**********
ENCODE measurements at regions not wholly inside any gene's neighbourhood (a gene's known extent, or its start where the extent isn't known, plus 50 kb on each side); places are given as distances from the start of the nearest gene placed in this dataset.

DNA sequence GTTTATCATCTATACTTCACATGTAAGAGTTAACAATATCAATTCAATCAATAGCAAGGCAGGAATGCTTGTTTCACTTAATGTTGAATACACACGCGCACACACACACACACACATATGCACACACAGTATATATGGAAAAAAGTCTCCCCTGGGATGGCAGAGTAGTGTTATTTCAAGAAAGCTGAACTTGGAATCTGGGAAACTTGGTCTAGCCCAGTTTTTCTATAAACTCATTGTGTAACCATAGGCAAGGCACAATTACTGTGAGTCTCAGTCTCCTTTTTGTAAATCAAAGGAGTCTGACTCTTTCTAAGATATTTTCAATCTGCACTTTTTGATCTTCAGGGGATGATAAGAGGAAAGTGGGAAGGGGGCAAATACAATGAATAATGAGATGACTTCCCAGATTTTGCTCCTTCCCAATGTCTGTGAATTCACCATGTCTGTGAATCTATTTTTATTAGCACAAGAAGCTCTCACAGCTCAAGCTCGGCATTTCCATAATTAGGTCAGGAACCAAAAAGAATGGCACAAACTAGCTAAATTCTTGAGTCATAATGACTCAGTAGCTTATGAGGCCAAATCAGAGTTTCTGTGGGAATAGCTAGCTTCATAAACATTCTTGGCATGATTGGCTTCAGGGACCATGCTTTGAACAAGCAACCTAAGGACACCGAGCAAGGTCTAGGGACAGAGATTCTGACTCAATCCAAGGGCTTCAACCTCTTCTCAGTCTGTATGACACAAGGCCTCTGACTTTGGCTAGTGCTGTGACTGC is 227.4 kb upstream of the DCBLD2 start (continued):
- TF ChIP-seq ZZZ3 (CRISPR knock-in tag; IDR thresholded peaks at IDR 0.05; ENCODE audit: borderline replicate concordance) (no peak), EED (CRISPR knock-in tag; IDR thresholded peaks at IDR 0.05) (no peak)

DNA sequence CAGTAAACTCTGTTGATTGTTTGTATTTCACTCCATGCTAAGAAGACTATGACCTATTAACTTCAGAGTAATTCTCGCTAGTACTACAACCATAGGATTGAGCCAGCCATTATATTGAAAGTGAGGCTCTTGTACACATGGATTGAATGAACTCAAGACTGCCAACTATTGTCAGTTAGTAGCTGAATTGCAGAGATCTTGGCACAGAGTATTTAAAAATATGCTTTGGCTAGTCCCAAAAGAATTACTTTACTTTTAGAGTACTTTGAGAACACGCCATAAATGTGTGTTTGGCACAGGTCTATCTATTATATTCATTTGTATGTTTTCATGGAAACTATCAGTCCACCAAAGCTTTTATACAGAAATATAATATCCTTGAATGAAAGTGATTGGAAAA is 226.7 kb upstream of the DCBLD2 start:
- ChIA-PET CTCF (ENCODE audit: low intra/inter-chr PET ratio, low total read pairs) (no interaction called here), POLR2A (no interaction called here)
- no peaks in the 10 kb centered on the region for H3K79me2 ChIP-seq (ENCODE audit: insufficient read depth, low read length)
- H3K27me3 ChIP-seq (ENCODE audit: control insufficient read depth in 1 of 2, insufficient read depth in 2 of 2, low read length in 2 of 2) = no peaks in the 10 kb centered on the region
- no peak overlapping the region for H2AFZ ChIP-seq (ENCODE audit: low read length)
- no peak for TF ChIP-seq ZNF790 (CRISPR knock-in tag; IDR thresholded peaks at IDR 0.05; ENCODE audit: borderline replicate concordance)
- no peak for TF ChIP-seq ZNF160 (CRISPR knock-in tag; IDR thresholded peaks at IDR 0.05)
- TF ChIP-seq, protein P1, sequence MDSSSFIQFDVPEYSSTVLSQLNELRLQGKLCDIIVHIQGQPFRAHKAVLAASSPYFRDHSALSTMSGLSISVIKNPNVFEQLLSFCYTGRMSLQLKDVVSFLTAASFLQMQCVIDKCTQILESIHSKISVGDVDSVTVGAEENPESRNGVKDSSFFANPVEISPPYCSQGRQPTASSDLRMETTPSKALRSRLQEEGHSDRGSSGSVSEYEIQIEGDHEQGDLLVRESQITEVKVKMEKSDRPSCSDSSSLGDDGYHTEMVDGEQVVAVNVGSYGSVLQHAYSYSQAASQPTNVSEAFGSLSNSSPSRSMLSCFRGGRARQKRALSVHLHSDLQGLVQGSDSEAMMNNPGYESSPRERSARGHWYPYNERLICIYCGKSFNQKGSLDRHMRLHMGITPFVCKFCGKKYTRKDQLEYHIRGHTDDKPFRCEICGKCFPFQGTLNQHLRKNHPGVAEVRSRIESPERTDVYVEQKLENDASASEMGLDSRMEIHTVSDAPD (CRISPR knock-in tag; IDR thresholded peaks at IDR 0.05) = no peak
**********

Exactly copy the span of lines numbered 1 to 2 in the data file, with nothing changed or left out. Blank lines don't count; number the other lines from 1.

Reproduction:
ENCODE measurements at regions not wholly inside any gene's neighbourhood (a gene's known extent, or its start where the extent isn't known, plus 50 kb on each side); places are given as distances from the start of the nearest gene placed in this dataset.

DNA sequence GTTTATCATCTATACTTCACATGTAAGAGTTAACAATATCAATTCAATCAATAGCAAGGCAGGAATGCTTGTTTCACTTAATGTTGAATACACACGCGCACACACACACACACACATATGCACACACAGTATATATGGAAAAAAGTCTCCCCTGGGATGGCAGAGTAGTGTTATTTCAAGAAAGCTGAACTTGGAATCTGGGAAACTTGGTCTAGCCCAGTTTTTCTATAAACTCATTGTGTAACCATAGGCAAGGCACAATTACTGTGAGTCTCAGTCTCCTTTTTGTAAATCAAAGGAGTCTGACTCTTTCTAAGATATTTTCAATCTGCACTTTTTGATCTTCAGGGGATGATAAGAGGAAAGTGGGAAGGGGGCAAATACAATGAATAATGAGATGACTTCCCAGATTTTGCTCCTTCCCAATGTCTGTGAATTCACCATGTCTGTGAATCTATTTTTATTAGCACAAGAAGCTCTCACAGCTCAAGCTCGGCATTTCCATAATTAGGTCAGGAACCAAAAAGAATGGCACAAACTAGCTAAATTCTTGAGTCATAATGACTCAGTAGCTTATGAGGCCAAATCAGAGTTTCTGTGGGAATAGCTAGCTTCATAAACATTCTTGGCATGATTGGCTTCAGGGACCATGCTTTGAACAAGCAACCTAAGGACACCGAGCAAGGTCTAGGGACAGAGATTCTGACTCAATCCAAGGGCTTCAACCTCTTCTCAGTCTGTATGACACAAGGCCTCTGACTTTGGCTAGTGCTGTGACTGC is 227.4 kb upstream of the DCBLD2 start (continued):